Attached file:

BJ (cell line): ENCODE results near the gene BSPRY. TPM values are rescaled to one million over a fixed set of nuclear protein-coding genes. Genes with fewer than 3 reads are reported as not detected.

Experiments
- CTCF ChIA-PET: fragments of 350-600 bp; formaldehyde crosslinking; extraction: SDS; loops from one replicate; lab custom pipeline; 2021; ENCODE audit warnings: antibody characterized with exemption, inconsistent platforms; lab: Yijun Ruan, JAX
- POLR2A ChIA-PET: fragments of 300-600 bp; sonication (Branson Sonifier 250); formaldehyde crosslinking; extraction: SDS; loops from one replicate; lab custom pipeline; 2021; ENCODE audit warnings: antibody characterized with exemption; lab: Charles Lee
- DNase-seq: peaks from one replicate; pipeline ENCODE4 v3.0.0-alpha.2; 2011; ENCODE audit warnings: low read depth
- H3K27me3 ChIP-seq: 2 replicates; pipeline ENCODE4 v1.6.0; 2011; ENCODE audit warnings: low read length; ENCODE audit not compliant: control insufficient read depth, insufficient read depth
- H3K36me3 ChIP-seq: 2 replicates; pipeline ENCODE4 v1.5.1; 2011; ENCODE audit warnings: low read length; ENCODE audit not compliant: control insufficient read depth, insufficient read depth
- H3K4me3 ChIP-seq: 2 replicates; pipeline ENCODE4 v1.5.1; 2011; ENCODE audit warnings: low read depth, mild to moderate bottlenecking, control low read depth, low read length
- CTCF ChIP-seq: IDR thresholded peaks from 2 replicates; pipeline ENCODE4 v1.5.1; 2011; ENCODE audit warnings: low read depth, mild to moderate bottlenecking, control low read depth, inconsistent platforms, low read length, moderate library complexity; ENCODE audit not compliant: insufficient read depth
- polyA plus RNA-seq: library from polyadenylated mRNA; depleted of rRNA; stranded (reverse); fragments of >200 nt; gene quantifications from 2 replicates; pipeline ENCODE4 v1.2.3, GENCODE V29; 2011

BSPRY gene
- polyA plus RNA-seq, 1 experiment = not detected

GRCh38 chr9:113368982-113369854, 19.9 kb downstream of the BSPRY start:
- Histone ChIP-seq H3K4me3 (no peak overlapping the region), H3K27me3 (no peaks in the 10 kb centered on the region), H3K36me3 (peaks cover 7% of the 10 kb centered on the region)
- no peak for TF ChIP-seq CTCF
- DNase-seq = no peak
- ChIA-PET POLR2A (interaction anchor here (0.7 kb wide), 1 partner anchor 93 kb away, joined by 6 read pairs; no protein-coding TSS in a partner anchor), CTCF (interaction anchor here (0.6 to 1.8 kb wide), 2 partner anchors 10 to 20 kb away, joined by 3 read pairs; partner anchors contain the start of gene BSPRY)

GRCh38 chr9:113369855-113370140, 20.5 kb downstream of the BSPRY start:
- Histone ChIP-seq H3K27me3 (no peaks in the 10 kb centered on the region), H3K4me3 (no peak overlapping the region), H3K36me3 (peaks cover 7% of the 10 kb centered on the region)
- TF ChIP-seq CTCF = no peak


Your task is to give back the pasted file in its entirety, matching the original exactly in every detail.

BJ (cell line): ENCODE results near the gene BSPRY. TPM values are rescaled to one million over a fixed set of nuclear protein-coding genes. Genes with fewer than 3 reads are reported as not detected.

Experiments
- CTCF ChIA-PET: fragments of 350-600 bp; formaldehyde crosslinking; extraction: SDS; loops from one replicate; lab custom pipeline; 2021; ENCODE audit warnings: antibody characterized with exemption, inconsistent platforms; lab: Yijun Ruan, JAX
- POLR2A ChIA-PET: fragments of 300-600 bp; sonication (Branson Sonifier 250); formaldehyde crosslinking; extraction: SDS; loops from one replicate; lab custom pipeline; 2021; ENCODE audit warnings: antibody characterized with exemption; lab: Charles Lee
- DNase-seq: peaks from one replicate; pipeline ENCODE4 v3.0.0-alpha.2; 2011; ENCODE audit warnings: low read depth
- H3K27me3 ChIP-seq: 2 replicates; pipeline ENCODE4 v1.6.0; 2011; ENCODE audit warnings: low read length; ENCODE audit not compliant: control insufficient read depth, insufficient read depth
- H3K36me3 ChIP-seq: 2 replicates; pipeline ENCODE4 v1.5.1; 2011; ENCODE audit warnings: low read length; ENCODE audit not compliant: control insufficient read depth, insufficient read depth
- H3K4me3 ChIP-seq: 2 replicates; pipeline ENCODE4 v1.5.1; 2011; ENCODE audit warnings: low read depth, mild to moderate bottlenecking, control low read depth, low read length
- CTCF ChIP-seq: IDR thresholded peaks from 2 replicates; pipeline ENCODE4 v1.5.1; 2011; ENCODE audit warnings: low read depth, mild to moderate bottlenecking, control low read depth, inconsistent platforms, low read length, moderate library complexity; ENCODE audit not compliant: insufficient read depth
- polyA plus RNA-seq: library from polyadenylated mRNA; depleted of rRNA; stranded (reverse); fragments of >200 nt; gene quantifications from 2 replicates; pipeline ENCODE4 v1.2.3, GENCODE V29; 2011

BSPRY gene
- polyA plus RNA-seq, 1 experiment = not detected

GRCh38 chr9:113368982-113369854, 19.9 kb downstream of the BSPRY start:
- Histone ChIP-seq H3K4me3 (no peak overlapping the region), H3K27me3 (no peaks in the 10 kb centered on the region), H3K36me3 (peaks cover 7% of the 10 kb centered on the region)
- no peak for TF ChIP-seq CTCF
- DNase-seq = no peak
- ChIA-PET POLR2A (interaction anchor here (0.7 kb wide), 1 partner anchor 93 kb away, joined by 6 read pairs; no protein-coding TSS in a partner anchor), CTCF (interaction anchor here (0.6 to 1.8 kb wide), 2 partner anchors 10 to 20 kb away, joined by 3 read pairs; partner anchors contain the start of gene BSPRY)

GRCh38 chr9:113369855-113370140, 20.5 kb downstream of the BSPRY start:
- Histone ChIP-seq H3K27me3 (no peaks in the 10 kb centered on the region), H3K4me3 (no peak overlapping the region), H3K36me3 (peaks cover 7% of the 10 kb centered on the region)
- TF ChIP-seq CTCF = no peak